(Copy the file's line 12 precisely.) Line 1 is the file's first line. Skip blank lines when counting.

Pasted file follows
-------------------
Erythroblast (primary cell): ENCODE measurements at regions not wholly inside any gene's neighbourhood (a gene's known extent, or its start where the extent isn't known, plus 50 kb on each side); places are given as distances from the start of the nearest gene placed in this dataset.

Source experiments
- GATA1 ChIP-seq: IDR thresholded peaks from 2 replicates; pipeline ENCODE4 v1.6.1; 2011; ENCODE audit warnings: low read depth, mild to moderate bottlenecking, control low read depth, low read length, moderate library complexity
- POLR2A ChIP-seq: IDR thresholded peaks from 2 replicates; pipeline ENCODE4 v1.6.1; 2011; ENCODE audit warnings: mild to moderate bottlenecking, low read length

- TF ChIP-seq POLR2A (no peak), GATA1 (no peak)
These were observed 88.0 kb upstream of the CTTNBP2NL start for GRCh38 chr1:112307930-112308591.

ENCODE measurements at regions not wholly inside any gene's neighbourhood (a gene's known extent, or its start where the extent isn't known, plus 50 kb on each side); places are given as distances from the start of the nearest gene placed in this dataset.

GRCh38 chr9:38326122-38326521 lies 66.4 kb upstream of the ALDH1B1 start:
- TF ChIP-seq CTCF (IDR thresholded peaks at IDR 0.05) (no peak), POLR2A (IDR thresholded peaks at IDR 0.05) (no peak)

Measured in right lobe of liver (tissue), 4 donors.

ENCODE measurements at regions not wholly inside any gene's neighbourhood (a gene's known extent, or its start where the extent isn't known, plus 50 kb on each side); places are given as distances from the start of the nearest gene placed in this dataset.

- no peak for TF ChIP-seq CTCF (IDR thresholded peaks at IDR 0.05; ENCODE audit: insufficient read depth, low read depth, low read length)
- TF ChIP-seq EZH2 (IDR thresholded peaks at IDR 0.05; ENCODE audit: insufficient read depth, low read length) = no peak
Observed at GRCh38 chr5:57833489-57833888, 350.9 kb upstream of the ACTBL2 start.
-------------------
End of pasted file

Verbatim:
- no peak for TF ChIP-seq CTCF (IDR thresholded peaks at IDR 0.05; ENCODE audit: insufficient read depth, low read depth, low read length)